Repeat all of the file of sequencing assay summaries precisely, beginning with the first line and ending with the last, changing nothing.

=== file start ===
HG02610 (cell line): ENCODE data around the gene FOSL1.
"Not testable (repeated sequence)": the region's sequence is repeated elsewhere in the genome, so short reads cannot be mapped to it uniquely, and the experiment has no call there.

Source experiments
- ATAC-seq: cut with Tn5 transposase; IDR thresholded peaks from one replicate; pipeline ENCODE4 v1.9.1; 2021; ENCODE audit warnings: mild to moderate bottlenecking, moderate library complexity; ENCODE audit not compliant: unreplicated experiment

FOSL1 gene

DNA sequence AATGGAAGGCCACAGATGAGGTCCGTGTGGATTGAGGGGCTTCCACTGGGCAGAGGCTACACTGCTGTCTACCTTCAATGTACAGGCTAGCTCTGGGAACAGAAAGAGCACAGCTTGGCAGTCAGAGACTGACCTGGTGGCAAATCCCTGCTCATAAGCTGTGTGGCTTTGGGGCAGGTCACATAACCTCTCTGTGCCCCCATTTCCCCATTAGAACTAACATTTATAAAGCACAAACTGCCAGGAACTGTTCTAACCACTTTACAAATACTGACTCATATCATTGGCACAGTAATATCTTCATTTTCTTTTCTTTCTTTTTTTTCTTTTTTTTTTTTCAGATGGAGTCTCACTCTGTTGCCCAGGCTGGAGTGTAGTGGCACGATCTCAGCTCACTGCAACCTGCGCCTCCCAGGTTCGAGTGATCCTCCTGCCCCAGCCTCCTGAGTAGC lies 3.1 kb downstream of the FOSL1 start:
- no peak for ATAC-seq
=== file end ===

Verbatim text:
HG02610 (cell line): ENCODE data around the gene FOSL1.
"Not testable (repeated sequence)": the region's sequence is repeated elsewhere in the genome, so short reads cannot be mapped to it uniquely, and the experiment has no call there.

Source experiments
- ATAC-seq: cut with Tn5 transposase; IDR thresholded peaks from one replicate; pipeline ENCODE4 v1.9.1; 2021; ENCODE audit warnings: mild to moderate bottlenecking, moderate library complexity; ENCODE audit not compliant: unreplicated experiment

FOSL1 gene

DNA sequence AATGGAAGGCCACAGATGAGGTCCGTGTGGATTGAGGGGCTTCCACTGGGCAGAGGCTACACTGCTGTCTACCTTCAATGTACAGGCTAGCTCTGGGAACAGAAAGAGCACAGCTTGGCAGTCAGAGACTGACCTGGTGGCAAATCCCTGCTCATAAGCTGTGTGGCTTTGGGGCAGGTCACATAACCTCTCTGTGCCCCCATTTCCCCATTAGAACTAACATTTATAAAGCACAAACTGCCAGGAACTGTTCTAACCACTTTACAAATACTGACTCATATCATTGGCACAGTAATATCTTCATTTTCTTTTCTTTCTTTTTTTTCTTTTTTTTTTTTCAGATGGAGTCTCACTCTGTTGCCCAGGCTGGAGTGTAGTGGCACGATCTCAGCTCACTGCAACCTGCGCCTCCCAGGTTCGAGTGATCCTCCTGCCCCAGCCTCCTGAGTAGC lies 3.1 kb downstream of the FOSL1 start:
- no peak for ATAC-seq